The numbers they come up with and the strategies they use to get there would never make it past the referees who accept and reject submissions for academic journals. In fact, their work would likely never even make to review.

That's incredibly sad because, in terms of importance and impact, most of the stuff academia churns out pales in comparison to the potential aftereffects of the sloppy research work Wall Street analysts perform.

Apple misses Munster's numbers. The stock drops on what is little more than irrational noise. People lose money.

In this instance, Munster did not use the standard analyst tools of rudimentary convenience surveys (which are fine as long as you, the researcher, make clear their limitations), calls to "random" Apple Store employees or store "traffic" checks. What actually happened was worse.



laid out last week

, Munster used an even less scientific approach to come to his conclusions. He took what happened last year and assumed (something a credible researcher never does) it would happen again.

Now, Munster will defend himself by saying, "I was right!" If those 2 million or so pre-orders counted, we're at just over 7 million instead of the Apple-reported 5 million-plus and it's all good. That's almost 8 million.

But, let's be clear. That doesn't matter. That's not what the media and investors should be paying attention to. It's the wholly unscientific and unreliable methods Wall Street analysts use to cobble together their notes that should concern us.

This time, it's a relatively innocuous 1% to 2% drop, which supply issues certainly contributed to. Next time, sloppy methodology could be the primary culprit for a much uglier situation.

These analysts do not do what I -- and many others like me across the Web -- do for a living.

Analysts are not reporters. They're not opinion makers. They do not exist to provide unique and provocative perspectives on the day's events.

The media turns some analysts into personalities. Analysts eat it up, by providing the types of "notes" that fuel this identity. The "research" they generate ends up having no investment value, no entertainment value, nothing. It's just unreliably thrown together chatter. It fails to provide the context and advice clients apparently pay for.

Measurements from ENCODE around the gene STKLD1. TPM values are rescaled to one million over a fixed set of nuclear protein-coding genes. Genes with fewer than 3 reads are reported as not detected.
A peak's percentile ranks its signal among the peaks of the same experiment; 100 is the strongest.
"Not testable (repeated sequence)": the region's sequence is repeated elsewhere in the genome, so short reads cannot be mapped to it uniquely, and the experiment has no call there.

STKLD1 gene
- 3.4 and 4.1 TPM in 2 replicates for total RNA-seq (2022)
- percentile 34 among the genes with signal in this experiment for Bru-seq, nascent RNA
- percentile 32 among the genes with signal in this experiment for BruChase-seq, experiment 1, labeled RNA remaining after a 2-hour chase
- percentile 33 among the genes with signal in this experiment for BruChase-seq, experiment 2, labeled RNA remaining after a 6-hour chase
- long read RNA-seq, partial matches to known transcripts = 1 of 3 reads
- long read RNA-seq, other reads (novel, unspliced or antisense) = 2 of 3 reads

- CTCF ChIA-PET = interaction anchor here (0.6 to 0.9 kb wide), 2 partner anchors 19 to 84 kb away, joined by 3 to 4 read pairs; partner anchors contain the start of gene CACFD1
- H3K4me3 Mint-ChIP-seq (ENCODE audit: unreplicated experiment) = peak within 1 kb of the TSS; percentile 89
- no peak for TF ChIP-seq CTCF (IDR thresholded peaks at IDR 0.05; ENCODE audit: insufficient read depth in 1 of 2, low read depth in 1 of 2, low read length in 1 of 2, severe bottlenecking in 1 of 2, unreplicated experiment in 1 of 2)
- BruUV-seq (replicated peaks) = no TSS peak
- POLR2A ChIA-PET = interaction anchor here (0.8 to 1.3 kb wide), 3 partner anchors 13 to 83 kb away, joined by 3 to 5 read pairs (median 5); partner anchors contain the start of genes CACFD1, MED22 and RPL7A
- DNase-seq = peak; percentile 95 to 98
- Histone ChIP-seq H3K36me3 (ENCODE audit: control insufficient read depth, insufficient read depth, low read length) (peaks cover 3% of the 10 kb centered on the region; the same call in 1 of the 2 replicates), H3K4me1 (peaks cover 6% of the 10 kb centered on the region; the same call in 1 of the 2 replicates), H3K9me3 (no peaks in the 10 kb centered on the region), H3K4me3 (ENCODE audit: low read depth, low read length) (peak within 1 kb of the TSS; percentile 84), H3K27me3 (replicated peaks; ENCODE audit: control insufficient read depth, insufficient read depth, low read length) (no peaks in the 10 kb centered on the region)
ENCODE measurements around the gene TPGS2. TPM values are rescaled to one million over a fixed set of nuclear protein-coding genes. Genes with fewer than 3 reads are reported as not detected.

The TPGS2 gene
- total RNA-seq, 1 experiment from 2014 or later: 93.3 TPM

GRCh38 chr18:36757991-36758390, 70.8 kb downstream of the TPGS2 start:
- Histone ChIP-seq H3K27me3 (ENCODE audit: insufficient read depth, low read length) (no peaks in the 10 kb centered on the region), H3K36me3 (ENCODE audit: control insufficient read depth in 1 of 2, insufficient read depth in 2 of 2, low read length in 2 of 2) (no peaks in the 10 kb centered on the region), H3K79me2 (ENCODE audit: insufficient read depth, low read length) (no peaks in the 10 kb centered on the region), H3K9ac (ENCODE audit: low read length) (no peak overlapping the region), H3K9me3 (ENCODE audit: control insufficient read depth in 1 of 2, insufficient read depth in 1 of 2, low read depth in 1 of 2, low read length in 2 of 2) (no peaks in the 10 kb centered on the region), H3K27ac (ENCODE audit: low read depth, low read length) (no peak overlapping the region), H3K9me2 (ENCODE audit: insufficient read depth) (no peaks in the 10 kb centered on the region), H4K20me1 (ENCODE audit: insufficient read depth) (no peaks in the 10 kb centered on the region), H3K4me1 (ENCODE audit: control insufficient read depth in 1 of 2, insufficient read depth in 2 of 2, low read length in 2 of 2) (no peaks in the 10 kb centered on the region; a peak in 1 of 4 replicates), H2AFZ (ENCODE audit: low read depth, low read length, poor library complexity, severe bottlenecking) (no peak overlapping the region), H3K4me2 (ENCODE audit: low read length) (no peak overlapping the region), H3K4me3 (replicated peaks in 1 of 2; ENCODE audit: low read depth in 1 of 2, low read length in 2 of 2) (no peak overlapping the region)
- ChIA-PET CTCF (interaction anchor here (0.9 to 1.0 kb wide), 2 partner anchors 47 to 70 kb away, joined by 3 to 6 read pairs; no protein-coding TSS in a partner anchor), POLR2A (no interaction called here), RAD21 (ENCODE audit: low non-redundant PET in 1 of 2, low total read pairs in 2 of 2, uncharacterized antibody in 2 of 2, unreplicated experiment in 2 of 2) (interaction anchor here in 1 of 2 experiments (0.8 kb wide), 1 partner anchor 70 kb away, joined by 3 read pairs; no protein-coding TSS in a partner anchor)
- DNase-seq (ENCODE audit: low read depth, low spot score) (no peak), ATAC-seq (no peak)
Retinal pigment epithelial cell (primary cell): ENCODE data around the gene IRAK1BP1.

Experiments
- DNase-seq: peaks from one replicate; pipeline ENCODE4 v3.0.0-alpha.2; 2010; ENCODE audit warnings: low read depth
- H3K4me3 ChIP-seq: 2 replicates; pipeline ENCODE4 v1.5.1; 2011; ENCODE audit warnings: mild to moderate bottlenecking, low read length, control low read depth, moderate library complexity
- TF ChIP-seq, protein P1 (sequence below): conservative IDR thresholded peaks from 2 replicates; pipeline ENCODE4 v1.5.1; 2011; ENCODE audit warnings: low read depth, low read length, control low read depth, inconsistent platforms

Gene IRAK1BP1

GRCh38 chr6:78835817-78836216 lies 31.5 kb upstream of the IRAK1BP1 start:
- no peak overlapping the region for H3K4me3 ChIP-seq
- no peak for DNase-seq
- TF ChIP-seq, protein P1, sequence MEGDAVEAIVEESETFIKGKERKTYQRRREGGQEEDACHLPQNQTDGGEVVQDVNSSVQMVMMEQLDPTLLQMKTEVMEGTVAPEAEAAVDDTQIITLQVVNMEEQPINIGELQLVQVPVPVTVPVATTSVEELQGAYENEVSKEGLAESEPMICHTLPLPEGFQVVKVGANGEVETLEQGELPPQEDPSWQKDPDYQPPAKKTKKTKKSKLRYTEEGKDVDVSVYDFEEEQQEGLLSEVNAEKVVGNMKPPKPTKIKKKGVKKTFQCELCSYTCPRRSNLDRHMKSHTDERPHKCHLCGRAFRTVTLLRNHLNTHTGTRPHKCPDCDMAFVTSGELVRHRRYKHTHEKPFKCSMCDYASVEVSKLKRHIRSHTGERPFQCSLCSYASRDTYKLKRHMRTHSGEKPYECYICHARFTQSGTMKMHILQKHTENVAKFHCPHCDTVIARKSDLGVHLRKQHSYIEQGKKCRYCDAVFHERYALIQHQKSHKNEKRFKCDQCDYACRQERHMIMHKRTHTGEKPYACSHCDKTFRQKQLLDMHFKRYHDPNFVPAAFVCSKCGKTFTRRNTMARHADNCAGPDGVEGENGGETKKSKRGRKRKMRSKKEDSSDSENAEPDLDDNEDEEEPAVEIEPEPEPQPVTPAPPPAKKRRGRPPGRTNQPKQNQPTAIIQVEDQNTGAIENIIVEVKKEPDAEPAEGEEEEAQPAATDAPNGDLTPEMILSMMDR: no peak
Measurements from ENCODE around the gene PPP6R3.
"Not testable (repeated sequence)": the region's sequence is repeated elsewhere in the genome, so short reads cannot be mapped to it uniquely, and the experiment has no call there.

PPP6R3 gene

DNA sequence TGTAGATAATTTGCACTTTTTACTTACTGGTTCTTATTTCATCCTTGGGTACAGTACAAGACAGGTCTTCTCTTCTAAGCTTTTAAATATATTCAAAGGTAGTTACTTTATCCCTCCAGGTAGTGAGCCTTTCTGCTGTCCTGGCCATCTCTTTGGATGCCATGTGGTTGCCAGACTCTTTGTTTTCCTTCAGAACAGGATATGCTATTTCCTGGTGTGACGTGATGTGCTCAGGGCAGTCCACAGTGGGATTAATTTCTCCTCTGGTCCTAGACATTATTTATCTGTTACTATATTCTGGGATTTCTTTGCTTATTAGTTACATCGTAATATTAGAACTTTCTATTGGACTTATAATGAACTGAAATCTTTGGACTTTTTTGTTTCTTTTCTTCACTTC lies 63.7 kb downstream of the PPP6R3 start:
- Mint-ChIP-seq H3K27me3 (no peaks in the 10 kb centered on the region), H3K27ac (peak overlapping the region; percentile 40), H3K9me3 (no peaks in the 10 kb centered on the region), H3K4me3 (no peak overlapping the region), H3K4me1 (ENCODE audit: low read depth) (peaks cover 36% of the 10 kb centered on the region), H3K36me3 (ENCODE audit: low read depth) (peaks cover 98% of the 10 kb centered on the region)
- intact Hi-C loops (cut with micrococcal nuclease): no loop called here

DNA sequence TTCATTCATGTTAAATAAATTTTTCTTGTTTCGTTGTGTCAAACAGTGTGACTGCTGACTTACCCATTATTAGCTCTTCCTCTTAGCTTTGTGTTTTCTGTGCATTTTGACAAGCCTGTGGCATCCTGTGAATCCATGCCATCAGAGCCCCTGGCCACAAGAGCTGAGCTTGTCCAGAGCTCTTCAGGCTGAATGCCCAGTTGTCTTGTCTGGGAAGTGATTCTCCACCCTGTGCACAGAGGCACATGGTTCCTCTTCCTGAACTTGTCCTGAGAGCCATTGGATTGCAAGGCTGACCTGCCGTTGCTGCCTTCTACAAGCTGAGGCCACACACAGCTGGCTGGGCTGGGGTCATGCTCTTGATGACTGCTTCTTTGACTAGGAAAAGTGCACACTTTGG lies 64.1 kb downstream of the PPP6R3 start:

What's most ironic is that there's not a bigger cheerleader in the world than Gene Munster and his fellow AAPL permabulls. The last thing Munster wants to do is take Apple down. However, by setting not only lofty expectations, but incredibly unstable ones, that's what he sets up for himself.

At the time of publication, the author held no position in any of the stocks mentioned in this article


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This article is commentary by an independent contributor, separate from TheStreet's regular news coverage.

Rocco Pendola is a private investor with nearly 20 years experience in various forms of media, ranging from radio to print. His work has appeared in academic journals as well as dozens of online and offline publications. He uses his broad experience to help inform his coverage of the stock market, primarily in the technology, Internet and new media spaces. He has taken a long-term approach to investing, focusing on dividend-paying stocks, since he opened his first account as a teenager. Pendola, 37, is based in Santa Monica, Calif., where he lives with his wife and child.